Documentation of the "Category Search" tool

The general documentation is assumed to have been read. Hyperlinked terms points to their definitions in this documentation.

Selection options

In most cases, you will simply enter a word (name) in the 1st text field and submit in order to see the categories representing various meanings of this word (i.e. the categories that have this word as one of their names).
Note: the cases of the letters are important. Use the normal English spellings.

If you are unsure of the name or spelling, you may use wildcards: '?' for one character, '*' for any number of characters. If you already know the creator of the categories you want to retrieve, you may specify it, as in "rdf#*" or "pm#*entity*".

You may be interested in all categories that have a link of a certain kind. In that case, you would leave the first text field empty, select the adequate link and optionally precise a destination.

These selection options may be combined. If you already know the indentifier of the category you are interested in, you do not need these selection options, you just enter the identifier in the 1st text field, adjust the display options and submit. Programs are more likely to use identifiers. To help developpers, the text field next to the submit button shows how the parameters should be encoded if the GET protocol is used. It therefore also shows that any category in the knowledge base may be refered via a URL. Some associated knowledge may also be refered.

Display options

You have the choice between seeing only the categories directly linked to the specified categories, or also all the categories indirectly connected to them via a link of a certain kind. In the second case, printed links are not displayed twice except in the "minimal, user-friendly" format when and exploration depth has been given. In both cases, some statements that use the retrieved categories may also be displayed. This happens when the category is an individual (e.g. "Paris", "Venus") or when the statements use the category with an universal quantifier (e.g. "any", "most" and "75%").

If you put some restrictions on the creators by filling the next text field, the specified categories that do not match the restrictions are not displayed (nor the categories connected to them). During the presentation of indirectly connected categories, those that do not match the restrictions are skipped but the level of indentation is nethertheless increased to show when and how many categories have not been displayed. Categories directly connected to the specified categories matching the restrictions are however always presented for not inducing the user into thinking these links do not exist.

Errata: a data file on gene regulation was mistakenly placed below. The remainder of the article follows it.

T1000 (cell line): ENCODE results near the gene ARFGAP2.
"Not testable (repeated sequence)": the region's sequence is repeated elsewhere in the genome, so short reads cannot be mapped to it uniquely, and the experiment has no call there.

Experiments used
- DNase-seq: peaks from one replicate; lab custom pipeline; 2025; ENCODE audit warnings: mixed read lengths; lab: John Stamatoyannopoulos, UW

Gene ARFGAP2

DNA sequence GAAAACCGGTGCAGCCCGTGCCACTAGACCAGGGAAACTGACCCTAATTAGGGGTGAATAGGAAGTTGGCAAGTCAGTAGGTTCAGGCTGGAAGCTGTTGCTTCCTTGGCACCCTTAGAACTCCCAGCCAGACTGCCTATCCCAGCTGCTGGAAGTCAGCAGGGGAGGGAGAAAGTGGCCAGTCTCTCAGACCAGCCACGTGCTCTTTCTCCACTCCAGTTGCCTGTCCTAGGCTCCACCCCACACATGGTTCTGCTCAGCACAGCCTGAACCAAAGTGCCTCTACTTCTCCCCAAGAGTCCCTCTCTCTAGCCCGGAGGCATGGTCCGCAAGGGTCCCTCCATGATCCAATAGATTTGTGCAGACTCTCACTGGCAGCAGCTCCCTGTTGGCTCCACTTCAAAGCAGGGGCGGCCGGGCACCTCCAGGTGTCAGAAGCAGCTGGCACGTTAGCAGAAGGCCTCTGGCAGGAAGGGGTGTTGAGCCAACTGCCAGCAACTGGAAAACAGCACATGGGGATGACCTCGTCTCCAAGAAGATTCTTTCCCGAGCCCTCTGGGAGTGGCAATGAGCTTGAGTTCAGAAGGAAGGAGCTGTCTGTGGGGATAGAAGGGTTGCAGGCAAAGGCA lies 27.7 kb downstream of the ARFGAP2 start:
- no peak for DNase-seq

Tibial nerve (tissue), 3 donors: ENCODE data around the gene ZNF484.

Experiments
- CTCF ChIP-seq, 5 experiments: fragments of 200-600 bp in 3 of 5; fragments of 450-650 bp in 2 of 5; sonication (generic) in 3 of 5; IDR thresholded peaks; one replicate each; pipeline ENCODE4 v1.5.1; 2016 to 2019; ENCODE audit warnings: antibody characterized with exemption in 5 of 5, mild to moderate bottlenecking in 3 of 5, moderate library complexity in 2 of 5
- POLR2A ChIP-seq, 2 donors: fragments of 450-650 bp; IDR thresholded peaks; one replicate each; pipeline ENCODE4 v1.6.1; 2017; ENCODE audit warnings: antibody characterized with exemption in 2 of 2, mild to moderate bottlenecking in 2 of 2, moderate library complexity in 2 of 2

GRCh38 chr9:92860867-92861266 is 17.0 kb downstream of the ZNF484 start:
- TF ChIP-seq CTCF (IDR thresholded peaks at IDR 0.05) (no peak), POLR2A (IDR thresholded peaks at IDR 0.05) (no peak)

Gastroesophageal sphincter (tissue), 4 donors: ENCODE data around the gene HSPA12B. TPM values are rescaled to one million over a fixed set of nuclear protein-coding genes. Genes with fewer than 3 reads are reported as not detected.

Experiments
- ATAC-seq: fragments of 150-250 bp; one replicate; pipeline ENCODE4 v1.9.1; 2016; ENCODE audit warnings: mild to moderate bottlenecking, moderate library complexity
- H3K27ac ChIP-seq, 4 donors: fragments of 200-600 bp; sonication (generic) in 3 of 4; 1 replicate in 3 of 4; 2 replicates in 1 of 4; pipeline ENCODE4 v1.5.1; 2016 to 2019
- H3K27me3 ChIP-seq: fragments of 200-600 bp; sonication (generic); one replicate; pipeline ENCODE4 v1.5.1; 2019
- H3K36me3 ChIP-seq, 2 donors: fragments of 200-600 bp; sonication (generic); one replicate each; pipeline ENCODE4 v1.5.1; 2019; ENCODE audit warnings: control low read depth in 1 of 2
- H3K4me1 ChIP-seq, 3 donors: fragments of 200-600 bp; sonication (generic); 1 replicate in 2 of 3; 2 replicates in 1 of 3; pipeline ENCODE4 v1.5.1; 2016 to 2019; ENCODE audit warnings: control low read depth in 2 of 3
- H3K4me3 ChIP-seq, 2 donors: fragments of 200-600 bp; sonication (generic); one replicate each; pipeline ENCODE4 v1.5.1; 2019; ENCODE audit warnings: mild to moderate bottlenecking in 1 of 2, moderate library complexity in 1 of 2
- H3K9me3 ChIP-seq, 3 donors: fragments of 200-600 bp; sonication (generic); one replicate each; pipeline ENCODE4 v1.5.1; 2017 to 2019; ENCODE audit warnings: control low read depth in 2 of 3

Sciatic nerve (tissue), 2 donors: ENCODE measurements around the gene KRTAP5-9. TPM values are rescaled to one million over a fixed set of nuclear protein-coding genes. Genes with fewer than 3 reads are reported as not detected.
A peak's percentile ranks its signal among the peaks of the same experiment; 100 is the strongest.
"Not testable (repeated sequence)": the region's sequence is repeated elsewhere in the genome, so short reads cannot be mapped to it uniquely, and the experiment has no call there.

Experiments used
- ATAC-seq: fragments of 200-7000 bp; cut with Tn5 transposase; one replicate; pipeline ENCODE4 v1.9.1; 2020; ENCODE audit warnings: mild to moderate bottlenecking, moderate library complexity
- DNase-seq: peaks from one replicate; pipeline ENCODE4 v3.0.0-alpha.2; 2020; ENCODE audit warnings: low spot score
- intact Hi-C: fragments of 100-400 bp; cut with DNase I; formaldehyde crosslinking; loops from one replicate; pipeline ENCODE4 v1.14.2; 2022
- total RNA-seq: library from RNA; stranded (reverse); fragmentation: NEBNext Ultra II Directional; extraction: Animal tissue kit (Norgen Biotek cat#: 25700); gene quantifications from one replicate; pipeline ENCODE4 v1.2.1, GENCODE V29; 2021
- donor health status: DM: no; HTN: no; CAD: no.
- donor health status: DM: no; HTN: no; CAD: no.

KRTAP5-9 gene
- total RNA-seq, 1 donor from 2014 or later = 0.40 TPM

This filtering mechanism is intended to permit users to focus on the work of some users when they need to. An example is given (click on "Example" to test it):
  Only if created by: rdf, M pm#KVO_group
  and not created by: fm, ^ #Aussie

This example means that all (and only) the categories from the user rdf or the users member of the pm#KVO_group should be shown except the categories from the user fm (user id of "Francois Modave") and the users that are Australian (instance of #Australian). This operation mainly restrict the categories to be from the creators "rdf" and "pm" (user id of "Philippe Martin").
Queries using such filters may not display a lot of categories but still take a few seconds to perform if the whole ontology (105,000 links currently) is explored and the server machine is busy; so please,
do not abort these queries.

Several notations are proposed for displaying the results. If you are a human being, you will probably prefer the default format. More information are provided with the second format which uses the FS notation. The third format, which uses RDF/XML, is quite unreadable for people. In this format, statements are not provided because the generation of expressive statements into a language as poor, ill-defined and difficult to read as RDF/XML is a complex task. For instance, in RDF/XML, there is no standard way to represent universal quantification, various kinds of contexts and various kinds of sets. We have proposed conventions for the representation of expressive statements but, unless these conventions are widely adopted or alternative conventions emerge, the RDF/XML statements that we could generate would be ad-hoc and therefore probably incomparable with statements from other knowledge providers.

Finally, the categories may be presented hyperlinked or not. Clicking on an hyperlinked category is like asking for its direct links and all its supertypes. To permit the hypertextual exploration of the ontology along any kind of links (not just the supertype link), some links are hyperlinked too. For example, clicking on an hyperlinked '>' will show all direct and indirect subtypes of the category to which this link applies.

Comparison with similar tools

The WordNet Web site proposes an on-line access to their database and a WordNet browser to install on a local machine. In both tools, few search options are proposed (e.g. no possibility of search via identifiers, wildcarded names or attached links) and categories are not hyperlinked. These tools are for human consumption only (no formal notation, no category identifier provided/presented). They do not permit users to make updates (and are not completed by other tools permitting that).

Dan Brickley also implemented a server to provide the supertypes of a given WordNet category in RDF format. However, this server does not distinguish between identifiers and names. The provided information is therefore incorrect (in Dan Brickley words: "the current demo conflates 'word senses' with the words associated with those senses"). No form-based interface, search option, or format other than RDF is provided.

Philippe A. MARTIN
Last modified: Wed Sep 27 00:08:12 PDT 2000